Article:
Analyst Corner: RBL Bank – Upgrade to ‘buy’ with unchanged FV of Rs 375

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Published: February 25, 2020 12:15:18 AM

The bank has had to increase its guidance on slippages over three quarters beginning Q4FY20, while the stress book was unchanged in Q3FY20.

Over the past few quarters, we’ve seen RBL Bank making aggressive recognition in its corporate loan portfolio. Over the past few quarters, we’ve seen RBL Bank making aggressive recognition in its corporate loan portfolio.

We upgrade RBL Bank to ‘buy’ from ‘add’ with an unchanged fair value (FV) of Rs 375, noting the recent correction in valuation. We believe the bank should be able to overcome the near-term headwinds emerging from the corporate loan book as the recognition is broadly behind and the bank has stepped up provisions on these exposures. It is well-placed from a tier-1 perspective and strong growth from the high-yielding card and MFI business.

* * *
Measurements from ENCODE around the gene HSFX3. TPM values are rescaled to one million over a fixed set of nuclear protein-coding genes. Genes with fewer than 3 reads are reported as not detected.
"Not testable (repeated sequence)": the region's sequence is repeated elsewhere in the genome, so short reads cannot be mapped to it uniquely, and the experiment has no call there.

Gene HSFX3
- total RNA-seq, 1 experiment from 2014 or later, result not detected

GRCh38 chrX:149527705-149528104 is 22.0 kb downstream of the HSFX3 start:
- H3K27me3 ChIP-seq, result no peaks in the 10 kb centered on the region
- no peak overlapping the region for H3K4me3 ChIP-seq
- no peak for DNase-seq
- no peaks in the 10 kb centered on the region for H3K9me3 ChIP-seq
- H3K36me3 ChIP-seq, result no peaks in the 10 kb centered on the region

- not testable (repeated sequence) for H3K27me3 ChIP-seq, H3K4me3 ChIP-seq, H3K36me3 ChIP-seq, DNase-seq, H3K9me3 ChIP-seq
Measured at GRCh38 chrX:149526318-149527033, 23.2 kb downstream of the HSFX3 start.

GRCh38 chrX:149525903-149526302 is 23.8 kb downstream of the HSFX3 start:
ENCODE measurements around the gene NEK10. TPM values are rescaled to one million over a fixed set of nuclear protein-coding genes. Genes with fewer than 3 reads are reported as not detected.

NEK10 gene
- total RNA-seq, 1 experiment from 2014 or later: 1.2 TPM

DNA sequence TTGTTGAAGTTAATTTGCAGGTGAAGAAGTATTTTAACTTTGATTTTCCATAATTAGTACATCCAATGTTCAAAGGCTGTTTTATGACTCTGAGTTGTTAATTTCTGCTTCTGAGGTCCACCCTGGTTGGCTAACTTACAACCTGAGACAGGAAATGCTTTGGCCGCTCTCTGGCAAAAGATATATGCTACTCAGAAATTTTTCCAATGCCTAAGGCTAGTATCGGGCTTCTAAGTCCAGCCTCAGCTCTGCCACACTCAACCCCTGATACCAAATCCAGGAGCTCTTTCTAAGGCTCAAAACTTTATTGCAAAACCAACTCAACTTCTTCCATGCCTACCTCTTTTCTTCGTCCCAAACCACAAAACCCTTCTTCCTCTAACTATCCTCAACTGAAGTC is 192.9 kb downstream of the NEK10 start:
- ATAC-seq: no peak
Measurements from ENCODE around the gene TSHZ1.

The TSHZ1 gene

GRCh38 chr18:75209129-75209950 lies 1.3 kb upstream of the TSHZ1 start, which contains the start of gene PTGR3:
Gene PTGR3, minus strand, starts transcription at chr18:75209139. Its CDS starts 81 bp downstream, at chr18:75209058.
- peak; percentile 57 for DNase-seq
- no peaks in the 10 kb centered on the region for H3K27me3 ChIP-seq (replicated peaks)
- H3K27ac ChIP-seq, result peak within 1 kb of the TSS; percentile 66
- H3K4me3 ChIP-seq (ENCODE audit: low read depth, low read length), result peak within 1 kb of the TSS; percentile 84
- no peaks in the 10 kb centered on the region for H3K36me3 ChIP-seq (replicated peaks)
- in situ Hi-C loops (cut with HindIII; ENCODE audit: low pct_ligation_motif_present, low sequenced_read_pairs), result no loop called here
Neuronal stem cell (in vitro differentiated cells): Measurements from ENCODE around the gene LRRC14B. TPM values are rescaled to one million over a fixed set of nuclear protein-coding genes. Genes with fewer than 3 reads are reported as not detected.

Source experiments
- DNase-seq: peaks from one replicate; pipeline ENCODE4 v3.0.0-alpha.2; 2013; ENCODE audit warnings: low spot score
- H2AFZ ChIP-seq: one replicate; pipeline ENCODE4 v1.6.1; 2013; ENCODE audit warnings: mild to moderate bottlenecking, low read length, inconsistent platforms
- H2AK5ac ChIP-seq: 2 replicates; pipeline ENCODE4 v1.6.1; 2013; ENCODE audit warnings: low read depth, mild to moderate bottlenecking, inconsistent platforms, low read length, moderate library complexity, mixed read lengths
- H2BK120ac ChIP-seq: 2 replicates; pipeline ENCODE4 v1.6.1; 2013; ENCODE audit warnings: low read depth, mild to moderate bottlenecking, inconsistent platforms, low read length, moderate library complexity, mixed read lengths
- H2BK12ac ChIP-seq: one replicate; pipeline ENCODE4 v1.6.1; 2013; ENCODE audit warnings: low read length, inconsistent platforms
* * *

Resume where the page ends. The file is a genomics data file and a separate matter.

At our fair value, we are valuing the bank at 1.5X book and 10X December 2021 EPS for RoEs at ~15% in the medium term and a relatively strong earnings growth, led by healthy operating profit growth (>30% CAGR for FY2019-21) and lower credit costs. We acknowledge it does not have the best liability franchise and has seen challenges in its MFI (demonetisation), mid-corporate and large corporate portfolio in recent years. But these risks appear to be well captured at current valuations, underpinning our change in view. Over the past few quarters, we’ve seen RBL Bank making aggressive recognition in its corporate loan portfolio. The bank has had to increase its guidance on slippages over three quarters beginning Q4FY20, while the stress book was unchanged in Q3FY20. We’ve seen few fresh downgrades in Q3FY20 in the ‘below investment grade’ book, raising concerns if the stress is adequately captured by the bank’s guidance. This should be less of a concern as the balance sheet has the strength to absorb new stress, if any. We do believe the slippages should not be as high as feared by the street. One of the strong drivers for our change in view is the bank’s tier-1 ratio, which along with a relatively higher operating profit growth, should enable it to get past this stress with negligible impact to book value. The recent capital-raising exercise has improved the bank’s CET-1 ratio to 15%, closer to the best-in-class players.

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